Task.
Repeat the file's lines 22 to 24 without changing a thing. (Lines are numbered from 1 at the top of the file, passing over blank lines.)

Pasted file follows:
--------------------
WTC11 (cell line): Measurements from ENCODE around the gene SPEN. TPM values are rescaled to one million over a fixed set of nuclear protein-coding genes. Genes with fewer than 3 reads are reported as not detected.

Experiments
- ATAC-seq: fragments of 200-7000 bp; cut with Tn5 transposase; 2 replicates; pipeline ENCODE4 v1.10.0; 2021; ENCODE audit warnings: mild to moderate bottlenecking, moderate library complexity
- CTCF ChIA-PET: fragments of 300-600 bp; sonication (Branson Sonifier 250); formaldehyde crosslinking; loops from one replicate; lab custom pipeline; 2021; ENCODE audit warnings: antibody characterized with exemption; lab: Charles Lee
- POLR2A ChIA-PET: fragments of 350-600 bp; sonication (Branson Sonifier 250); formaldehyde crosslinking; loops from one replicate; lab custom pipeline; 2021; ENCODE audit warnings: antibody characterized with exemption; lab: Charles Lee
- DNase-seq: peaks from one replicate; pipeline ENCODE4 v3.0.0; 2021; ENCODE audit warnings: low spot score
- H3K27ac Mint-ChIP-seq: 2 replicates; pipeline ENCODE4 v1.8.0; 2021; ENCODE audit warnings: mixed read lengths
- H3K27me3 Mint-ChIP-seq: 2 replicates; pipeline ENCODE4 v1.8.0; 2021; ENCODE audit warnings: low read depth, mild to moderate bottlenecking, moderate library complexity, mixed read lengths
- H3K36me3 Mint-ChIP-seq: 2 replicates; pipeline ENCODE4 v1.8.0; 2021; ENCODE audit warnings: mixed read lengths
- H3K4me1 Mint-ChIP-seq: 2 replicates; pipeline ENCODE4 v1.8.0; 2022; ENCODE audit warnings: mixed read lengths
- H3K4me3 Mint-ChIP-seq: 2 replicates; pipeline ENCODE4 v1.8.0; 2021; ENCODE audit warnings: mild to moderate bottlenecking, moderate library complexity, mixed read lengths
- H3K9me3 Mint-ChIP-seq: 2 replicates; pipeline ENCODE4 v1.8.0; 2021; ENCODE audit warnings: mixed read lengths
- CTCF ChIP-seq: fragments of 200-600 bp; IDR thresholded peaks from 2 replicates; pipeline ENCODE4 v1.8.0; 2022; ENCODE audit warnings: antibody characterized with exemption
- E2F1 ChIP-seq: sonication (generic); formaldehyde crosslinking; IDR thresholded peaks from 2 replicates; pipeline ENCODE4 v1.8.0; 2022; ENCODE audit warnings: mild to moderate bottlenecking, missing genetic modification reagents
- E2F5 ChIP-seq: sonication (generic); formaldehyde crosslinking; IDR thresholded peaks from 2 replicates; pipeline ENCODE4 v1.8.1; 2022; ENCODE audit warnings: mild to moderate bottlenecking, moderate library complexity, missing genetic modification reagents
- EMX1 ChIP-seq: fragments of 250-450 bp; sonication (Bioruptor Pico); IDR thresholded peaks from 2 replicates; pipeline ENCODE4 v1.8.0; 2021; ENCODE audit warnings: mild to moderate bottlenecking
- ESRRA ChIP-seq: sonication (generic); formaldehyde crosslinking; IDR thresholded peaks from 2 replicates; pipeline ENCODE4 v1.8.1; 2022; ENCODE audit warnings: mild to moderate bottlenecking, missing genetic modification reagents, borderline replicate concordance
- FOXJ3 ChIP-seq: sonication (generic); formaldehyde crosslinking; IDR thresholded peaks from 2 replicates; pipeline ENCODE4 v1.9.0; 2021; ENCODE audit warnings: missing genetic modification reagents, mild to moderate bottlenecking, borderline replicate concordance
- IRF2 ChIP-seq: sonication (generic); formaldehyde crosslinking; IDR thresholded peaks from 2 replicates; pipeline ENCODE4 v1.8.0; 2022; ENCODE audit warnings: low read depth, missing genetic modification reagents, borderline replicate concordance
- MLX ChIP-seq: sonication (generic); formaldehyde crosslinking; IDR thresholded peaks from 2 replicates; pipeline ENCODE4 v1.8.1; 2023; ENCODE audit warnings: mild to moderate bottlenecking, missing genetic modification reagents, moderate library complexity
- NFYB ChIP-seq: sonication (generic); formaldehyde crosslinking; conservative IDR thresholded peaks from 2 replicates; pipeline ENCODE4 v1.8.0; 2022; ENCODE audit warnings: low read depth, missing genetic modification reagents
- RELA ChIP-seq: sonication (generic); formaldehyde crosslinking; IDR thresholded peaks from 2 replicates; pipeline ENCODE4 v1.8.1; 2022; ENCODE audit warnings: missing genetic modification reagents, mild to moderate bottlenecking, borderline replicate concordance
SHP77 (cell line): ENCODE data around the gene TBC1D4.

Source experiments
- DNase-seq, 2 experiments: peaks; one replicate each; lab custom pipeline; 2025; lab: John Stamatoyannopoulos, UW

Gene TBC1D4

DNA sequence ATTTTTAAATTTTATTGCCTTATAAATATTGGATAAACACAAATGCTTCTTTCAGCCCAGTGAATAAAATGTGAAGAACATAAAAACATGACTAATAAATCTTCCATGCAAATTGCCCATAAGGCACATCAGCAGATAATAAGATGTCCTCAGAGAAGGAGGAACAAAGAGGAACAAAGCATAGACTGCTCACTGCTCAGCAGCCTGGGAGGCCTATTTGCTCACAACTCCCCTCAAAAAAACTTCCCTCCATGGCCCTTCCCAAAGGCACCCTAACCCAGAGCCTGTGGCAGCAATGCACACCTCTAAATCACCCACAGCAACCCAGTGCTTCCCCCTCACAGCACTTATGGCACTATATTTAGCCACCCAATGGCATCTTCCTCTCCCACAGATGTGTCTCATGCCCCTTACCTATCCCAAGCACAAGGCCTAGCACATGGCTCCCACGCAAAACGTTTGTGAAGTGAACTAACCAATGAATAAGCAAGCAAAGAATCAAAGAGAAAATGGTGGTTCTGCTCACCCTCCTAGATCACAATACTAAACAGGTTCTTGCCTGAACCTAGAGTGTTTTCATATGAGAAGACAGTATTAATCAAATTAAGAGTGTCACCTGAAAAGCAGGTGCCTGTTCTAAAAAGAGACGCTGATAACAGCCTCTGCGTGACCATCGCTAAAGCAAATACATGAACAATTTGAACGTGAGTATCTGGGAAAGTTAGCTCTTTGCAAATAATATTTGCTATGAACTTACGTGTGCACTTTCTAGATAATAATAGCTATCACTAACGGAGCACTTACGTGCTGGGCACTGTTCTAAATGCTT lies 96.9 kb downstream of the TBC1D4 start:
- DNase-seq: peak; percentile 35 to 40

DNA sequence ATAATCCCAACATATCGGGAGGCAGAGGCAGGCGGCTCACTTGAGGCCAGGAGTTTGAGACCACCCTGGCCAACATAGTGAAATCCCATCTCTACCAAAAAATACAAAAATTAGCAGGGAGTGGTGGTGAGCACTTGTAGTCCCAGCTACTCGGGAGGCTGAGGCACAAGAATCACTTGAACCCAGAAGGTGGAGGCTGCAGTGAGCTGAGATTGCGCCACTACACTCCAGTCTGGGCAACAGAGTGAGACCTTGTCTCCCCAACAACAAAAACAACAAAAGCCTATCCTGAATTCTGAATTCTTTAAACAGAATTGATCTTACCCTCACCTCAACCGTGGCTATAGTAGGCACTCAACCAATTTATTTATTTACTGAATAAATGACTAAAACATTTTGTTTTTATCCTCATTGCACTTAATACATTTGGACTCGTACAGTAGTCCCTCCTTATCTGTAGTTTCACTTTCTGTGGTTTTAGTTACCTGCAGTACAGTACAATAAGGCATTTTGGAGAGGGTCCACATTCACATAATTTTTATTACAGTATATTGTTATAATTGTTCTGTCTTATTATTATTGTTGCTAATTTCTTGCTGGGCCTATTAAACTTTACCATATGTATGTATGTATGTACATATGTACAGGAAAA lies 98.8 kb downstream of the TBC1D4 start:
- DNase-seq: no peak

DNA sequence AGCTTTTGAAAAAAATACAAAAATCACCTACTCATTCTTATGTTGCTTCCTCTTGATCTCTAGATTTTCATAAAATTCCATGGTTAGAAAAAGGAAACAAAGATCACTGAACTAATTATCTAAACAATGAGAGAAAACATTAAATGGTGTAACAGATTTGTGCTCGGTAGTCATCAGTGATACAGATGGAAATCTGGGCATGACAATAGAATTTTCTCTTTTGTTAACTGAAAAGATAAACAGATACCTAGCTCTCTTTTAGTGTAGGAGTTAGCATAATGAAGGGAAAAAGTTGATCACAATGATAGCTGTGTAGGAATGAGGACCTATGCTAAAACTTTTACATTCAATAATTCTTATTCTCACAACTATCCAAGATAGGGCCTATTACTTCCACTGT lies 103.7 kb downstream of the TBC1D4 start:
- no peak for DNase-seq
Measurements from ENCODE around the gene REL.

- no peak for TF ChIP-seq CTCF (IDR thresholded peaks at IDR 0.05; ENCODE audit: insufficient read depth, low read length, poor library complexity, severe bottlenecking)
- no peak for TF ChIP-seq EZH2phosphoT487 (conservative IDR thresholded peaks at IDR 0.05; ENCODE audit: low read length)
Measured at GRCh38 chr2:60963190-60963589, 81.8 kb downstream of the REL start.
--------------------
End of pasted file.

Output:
- RELA ChIP-seq: sonication (generic); formaldehyde crosslinking; IDR thresholded peaks from 2 replicates; pipeline ENCODE4 v1.8.1; 2022; ENCODE audit warnings: missing genetic modification reagents, mild to moderate bottlenecking, borderline replicate concordance
SHP77 (cell line): ENCODE data around the gene TBC1D4.

Source experiments